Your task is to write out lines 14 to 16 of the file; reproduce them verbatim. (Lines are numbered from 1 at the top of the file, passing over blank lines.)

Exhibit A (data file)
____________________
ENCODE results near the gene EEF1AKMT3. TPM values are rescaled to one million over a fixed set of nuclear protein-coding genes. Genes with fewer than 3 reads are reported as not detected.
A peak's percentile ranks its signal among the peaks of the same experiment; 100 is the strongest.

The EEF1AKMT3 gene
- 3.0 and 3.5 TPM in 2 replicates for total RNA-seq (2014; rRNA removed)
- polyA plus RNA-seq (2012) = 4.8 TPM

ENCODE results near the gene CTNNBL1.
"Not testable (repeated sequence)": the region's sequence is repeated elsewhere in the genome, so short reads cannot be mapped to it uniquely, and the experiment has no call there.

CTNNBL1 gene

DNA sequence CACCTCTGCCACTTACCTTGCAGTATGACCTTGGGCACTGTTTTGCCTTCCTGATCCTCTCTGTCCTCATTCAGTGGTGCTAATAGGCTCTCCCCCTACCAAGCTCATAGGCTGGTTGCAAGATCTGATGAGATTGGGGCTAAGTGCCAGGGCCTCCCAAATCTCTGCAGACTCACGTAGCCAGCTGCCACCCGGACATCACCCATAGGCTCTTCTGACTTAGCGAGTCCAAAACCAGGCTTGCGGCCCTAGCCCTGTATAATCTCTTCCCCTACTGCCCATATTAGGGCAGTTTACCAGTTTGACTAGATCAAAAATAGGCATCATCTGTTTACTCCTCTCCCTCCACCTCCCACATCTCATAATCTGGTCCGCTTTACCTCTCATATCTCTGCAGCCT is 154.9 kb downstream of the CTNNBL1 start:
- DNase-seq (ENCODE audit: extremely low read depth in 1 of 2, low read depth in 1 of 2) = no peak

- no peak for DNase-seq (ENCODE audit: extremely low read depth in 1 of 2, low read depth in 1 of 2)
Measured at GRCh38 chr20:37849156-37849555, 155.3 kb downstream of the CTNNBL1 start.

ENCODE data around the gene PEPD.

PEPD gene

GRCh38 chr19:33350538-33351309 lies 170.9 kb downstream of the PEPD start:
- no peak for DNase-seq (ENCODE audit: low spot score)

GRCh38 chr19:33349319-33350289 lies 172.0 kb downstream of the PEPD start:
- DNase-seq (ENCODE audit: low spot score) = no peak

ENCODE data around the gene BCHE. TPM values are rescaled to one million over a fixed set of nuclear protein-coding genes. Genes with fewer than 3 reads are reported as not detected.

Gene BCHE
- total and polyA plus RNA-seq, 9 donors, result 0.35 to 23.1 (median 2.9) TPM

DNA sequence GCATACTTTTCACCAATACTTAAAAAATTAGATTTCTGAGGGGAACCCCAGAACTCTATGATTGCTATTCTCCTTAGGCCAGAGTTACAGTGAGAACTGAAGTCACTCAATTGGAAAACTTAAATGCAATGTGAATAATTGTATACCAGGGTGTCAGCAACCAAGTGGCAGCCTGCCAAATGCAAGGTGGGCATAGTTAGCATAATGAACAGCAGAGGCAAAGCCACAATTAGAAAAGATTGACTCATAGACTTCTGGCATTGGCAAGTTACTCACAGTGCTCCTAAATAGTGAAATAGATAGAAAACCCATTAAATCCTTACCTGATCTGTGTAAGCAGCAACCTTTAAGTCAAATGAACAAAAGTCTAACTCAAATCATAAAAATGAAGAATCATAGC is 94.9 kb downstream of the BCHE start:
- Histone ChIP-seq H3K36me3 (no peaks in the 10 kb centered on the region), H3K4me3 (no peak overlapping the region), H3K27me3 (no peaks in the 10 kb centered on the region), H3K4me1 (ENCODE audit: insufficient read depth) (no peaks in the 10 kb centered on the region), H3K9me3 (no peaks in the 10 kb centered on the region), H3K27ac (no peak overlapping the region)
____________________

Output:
PEPD gene

GRCh38 chr19:33350538-33351309 lies 170.9 kb downstream of the PEPD start:
- no peak for DNase-seq (ENCODE audit: low spot score)